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History: Central Asia, 140 years ago

History: Central Asia, 140 Years Ago

The most limited definition was the official one of the Soviet Union, which defined Middle Asia as consisting solely of Uzbekistan, Turkmenistan, Tajikistan and Kyrgyzstan. This definition was also often used outside the USSR during this period.
However, the Russian culture has two distinct terms: Средняя Азия (Srednjaja Azija or "Middle Asia", the narrower definition, which includes only those traditionally non-Slavic, Central Asian lands that were incorporated within those borders of historical Russia) and Центральная Азия (Central'naja Azija or "Central Asia", the wider definition, which includes Central Asian lands that have never been part of historical Russia).
Soon after independence, the leaders of the four former Soviet Central Asian Republics met in Tashkent and declared that the definition of Central Asia should include Kazakhstan as well as the original four included by the Soviets. Since then, this has become the most common definition of Central Asia.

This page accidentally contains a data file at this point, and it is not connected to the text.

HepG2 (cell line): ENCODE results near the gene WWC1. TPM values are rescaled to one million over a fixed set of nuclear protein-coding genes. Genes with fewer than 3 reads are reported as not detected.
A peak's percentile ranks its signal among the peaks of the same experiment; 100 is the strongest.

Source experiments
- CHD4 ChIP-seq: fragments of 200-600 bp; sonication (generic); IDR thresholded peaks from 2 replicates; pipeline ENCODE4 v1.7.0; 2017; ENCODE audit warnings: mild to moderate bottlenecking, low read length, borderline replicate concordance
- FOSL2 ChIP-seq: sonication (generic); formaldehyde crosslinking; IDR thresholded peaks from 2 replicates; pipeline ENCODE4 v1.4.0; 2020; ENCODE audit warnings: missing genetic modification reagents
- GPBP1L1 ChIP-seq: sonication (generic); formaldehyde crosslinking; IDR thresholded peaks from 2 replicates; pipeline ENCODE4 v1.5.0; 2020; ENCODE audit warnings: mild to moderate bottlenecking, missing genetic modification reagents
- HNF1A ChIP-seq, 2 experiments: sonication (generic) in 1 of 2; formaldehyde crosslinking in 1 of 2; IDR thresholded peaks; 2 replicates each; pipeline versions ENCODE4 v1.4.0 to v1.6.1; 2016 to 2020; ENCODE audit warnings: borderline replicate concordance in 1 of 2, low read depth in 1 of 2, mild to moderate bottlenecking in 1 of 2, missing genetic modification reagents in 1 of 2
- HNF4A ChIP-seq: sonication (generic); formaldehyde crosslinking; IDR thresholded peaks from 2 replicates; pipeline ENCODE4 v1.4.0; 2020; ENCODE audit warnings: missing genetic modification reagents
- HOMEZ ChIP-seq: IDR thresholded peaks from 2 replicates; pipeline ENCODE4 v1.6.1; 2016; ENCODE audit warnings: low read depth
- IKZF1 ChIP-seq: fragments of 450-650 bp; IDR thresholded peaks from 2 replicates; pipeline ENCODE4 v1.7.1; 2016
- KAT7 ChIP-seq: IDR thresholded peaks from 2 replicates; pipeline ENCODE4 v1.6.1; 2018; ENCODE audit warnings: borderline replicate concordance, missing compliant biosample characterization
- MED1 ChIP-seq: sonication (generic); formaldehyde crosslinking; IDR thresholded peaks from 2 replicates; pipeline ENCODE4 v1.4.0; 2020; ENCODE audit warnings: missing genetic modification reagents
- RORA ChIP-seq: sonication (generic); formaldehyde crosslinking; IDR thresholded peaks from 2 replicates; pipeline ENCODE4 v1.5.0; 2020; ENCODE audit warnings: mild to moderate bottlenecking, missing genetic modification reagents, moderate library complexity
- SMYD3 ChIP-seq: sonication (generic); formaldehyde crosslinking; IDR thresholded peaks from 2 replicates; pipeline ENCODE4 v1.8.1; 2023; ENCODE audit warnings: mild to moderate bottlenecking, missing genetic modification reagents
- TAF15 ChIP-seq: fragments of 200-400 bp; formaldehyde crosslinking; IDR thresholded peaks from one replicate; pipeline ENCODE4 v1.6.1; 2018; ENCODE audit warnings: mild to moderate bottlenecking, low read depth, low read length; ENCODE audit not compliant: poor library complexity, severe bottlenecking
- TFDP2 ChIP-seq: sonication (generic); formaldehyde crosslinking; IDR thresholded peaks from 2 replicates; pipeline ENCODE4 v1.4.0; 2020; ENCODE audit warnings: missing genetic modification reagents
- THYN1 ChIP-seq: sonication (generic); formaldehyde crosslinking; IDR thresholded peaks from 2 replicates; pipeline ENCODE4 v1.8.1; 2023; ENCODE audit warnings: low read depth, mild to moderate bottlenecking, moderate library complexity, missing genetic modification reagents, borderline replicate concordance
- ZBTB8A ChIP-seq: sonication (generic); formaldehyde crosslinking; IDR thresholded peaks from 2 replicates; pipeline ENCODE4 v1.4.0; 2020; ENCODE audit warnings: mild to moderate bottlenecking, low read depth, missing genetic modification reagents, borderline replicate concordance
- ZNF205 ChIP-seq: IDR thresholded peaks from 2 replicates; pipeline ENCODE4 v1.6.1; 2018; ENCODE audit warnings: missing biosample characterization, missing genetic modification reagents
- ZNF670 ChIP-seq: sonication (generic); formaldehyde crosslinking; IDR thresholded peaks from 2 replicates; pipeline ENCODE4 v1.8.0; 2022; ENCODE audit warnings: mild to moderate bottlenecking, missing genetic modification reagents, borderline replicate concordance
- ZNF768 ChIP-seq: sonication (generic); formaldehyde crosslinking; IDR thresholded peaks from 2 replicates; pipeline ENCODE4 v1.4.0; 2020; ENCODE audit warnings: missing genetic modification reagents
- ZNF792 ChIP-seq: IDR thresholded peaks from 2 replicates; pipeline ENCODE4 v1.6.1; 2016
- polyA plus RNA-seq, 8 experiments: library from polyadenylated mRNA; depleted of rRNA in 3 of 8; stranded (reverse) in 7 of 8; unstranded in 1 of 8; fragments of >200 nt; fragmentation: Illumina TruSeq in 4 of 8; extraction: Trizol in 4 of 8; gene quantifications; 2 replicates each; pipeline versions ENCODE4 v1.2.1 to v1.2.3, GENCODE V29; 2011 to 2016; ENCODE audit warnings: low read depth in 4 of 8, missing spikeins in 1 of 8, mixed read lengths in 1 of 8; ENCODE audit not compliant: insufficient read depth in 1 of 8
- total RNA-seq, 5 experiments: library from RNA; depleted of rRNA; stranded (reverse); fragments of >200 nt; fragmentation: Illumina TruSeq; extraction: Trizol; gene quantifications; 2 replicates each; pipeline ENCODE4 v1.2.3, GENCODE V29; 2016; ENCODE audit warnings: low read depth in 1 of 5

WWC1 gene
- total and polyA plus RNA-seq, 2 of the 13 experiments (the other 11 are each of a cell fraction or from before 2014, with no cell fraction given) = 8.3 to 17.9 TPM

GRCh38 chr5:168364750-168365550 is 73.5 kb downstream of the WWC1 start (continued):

The UNESCO general history of Central Asia, written just before the collapse of the USSR, defines the region based on climate and uses far larger borders. According to it, Central Asia includes Mongolia, Tibet, northeast Iran (Golestan, North Khorasan and Razavi provinces), Afghanistan, Northern Areas, N.W.F.P., Azad Kashmir and Punjab provinces of Pakistan, Punjab, Kashmir and Ladakh of India, central-east Russia south of the Taiga, and the former Central Asian Soviet republics (the five "Stans" of the former Soviet Union).

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